Well, here we are. It’s been two years since I left the UK, and a lot has happened in the mean time. But, I’ve always been meaning to write a summary of my experiences: the good, the bad, the ugly and the sublime.
Back when I was in High School, around the age of 15, I went on the first of two trips to Europe with my mother. This was one of those If It’s Tuesday, This Must Be Belgium -type of pre-planned tours, and I had a wonderful time. After the tour, we spent an extra week on our own in London. I loved London back then. Mother hated it.
Apparently, she used to live there at some point shortly after WWII. (Her father was an Army officer.) I know this because she assured me that she knew the city well, as we wandered around on endless wild goose chases, looking for this museum or that shopping street. Like any city, I think a lot had changed in the intervening 40 years, and the changes frustrated her. Not to mention that after a month of tooling around Europe on a very cramped bus with about two dozen other hapless American tourists… well, I think by the time we got to London she was simply tired from the whole experience and felt ready to go home.
Shortly before the trip, the film A Fish Called Wanda had come out in theatres and Mother seemed to have a real affinity for Kevin Kline’s character (or at least his deadpan wit). There’s a scene in the film where he spitefully (yet very humorously) splashes the water in Michael Palin’s fishtank, yelling “Wake up, limey fish!” Whenever Mother got frustrated with anything in London, she would mutter “limey fish” under her breath. I didn’t really see the point of this. After all it is their country. We’re just tourists. By the end of the trip though, as my luggage containing a month’s worth of dirty clothes and a pile of souvenir guidebooks was being rifled through at the airport (because, you know, a 15-year-old American kid travelling with his mother… what could be more suspicious?), I have to admit I turned to my mother and conceded, “limey fish” (much to the confusion of the people examining my dirty socks).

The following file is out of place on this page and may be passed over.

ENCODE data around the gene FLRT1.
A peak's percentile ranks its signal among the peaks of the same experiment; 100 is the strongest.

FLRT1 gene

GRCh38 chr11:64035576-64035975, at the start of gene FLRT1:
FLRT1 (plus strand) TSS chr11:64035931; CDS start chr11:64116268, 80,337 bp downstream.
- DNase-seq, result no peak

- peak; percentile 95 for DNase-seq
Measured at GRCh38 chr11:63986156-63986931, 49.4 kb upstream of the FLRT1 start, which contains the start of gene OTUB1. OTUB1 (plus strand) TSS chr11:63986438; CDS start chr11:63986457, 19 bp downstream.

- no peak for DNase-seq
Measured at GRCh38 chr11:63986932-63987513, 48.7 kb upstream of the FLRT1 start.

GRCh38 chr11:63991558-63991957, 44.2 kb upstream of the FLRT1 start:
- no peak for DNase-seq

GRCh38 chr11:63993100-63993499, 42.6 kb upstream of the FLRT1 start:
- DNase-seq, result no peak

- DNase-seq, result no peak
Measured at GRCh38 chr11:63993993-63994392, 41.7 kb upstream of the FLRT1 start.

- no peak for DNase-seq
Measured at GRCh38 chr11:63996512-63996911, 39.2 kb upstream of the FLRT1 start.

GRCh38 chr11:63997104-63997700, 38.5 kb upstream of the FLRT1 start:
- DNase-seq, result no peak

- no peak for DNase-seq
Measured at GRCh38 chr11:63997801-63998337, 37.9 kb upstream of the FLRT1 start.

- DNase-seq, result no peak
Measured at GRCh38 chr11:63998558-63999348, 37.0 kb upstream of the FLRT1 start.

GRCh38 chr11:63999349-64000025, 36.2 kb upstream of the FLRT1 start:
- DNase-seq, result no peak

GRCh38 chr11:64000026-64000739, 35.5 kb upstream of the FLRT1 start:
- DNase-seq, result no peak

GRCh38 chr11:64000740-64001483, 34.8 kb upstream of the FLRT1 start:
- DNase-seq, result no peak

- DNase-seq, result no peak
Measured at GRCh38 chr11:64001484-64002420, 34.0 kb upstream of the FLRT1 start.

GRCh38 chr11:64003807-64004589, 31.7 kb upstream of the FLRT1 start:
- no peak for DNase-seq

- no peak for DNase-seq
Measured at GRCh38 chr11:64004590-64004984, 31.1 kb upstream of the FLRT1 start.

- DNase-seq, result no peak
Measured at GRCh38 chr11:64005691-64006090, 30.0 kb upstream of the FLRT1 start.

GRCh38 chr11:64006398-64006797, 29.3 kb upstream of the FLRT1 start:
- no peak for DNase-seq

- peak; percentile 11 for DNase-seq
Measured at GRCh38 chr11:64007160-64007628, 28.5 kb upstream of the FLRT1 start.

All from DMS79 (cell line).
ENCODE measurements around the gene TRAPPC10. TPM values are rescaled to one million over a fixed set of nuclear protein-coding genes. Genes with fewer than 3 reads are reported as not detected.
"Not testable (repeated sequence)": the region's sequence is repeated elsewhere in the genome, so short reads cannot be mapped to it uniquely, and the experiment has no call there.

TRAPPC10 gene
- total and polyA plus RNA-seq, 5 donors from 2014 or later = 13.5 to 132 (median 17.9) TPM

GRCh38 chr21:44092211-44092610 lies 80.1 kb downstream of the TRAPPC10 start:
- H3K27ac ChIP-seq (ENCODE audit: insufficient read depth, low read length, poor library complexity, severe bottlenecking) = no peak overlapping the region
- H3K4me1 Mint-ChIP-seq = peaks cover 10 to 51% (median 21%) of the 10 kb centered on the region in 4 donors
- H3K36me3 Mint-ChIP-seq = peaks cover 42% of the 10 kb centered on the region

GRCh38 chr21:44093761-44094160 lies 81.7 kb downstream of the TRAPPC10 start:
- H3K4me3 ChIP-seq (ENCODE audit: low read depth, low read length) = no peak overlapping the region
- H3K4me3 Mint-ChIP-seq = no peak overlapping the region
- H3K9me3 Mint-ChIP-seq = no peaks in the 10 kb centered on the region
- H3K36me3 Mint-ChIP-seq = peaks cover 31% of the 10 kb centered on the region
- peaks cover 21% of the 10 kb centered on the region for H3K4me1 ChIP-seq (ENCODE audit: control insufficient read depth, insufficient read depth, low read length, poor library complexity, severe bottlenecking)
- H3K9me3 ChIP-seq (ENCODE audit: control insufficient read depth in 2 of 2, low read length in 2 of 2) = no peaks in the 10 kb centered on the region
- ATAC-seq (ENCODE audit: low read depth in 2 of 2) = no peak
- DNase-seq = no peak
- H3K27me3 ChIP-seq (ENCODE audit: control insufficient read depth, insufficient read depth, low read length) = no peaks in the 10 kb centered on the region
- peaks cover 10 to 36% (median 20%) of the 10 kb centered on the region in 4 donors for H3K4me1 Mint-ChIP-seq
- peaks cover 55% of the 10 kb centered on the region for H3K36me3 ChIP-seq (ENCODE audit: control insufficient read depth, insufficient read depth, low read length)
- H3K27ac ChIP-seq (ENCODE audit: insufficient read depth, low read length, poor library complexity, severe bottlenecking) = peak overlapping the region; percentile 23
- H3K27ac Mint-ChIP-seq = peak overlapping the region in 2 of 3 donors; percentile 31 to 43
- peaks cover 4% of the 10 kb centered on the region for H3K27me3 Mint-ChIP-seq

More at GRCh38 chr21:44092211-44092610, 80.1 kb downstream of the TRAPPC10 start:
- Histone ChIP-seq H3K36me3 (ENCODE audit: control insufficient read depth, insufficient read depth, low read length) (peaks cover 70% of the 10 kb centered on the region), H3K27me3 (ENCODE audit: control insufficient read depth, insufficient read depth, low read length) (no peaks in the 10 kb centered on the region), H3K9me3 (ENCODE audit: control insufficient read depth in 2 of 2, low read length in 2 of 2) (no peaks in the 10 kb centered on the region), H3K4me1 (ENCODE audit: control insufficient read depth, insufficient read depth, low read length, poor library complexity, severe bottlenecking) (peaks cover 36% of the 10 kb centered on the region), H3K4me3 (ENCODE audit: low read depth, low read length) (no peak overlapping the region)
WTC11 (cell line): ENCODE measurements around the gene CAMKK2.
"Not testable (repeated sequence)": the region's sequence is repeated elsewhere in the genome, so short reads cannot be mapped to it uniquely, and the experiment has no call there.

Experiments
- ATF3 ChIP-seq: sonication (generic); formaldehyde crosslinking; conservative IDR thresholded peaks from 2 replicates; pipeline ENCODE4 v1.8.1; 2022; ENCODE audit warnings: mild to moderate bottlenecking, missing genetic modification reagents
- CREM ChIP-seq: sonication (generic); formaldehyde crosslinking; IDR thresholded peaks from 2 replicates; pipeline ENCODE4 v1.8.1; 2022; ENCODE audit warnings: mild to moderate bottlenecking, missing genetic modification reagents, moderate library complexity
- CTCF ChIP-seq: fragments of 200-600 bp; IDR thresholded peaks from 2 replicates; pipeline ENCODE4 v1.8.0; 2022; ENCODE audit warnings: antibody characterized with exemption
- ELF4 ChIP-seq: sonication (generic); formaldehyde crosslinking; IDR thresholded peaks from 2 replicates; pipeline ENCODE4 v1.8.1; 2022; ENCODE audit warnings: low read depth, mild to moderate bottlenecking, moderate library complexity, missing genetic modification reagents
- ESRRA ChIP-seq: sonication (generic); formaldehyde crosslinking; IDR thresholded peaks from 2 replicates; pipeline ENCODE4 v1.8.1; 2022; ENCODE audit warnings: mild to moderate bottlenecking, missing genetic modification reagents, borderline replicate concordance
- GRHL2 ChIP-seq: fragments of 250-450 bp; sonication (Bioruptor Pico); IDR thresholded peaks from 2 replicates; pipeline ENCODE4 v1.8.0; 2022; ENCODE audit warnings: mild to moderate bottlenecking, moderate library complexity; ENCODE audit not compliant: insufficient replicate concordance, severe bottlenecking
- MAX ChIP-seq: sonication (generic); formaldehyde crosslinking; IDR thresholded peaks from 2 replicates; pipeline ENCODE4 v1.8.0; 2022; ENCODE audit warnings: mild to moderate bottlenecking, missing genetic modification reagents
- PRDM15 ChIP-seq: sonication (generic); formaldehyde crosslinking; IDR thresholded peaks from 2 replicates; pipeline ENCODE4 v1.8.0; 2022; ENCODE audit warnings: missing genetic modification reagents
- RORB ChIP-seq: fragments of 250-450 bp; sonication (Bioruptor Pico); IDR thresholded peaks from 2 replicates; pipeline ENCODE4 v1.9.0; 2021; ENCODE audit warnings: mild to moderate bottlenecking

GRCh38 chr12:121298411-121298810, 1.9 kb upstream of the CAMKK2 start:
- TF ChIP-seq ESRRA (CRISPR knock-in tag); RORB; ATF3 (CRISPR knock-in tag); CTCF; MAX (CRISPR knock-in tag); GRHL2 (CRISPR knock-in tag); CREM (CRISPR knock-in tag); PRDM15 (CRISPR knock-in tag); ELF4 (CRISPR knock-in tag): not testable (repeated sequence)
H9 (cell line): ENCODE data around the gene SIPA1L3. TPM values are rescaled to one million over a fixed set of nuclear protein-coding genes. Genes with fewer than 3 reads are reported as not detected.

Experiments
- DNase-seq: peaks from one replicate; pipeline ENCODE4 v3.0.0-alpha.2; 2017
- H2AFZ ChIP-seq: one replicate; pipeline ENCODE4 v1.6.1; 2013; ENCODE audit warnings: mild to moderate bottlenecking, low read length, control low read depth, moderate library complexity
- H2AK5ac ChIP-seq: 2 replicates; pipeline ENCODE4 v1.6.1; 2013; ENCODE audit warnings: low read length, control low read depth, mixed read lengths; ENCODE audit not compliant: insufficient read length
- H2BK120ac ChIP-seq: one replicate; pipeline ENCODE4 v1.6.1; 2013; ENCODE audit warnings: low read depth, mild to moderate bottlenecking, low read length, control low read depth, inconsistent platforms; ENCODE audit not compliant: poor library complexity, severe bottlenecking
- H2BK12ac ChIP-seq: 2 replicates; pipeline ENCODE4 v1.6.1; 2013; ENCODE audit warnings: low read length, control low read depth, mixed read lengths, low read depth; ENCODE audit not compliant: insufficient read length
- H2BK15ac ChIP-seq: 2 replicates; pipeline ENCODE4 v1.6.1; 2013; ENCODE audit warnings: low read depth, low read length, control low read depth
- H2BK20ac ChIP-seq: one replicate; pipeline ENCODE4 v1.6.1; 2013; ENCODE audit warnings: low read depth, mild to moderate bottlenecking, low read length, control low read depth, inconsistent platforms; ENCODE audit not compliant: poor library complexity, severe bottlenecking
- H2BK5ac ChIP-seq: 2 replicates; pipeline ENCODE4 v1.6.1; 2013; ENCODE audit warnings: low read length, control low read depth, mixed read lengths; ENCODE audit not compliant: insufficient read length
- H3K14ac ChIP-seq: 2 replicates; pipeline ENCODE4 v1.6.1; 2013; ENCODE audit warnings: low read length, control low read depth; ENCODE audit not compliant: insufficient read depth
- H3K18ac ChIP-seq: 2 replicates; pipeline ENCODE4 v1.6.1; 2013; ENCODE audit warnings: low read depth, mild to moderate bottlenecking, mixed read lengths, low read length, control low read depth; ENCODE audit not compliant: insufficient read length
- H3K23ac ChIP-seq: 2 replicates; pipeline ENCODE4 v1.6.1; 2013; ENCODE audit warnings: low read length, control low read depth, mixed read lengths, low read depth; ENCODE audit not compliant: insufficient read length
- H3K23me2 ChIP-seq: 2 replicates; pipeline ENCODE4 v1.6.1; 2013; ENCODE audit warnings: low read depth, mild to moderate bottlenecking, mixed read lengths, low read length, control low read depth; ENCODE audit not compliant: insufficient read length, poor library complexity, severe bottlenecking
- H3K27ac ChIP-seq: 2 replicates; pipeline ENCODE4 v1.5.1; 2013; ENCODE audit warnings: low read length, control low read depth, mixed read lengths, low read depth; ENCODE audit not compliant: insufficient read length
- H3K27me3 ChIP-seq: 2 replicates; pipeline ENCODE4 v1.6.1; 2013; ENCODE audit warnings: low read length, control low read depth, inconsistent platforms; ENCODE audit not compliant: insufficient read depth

But, that was 20 years ago. And, as I mentioned, you can’t really judge a place as a tourist. So, how would I describe Britain after nearly two years of living and working there? It’s impossible to sum it up in one word, sorry. So, I’m going to give you a list. Three lists, actually. The “best of…”, the “worst of…” and the “I’m still trying to makes sense of…” Admittedly, these lists will end up saying a lot more about me than they will about Britain, but at least I’ll have answered those two most frequently asked questions: “What was it like?”, and “Do you wish you could go back?”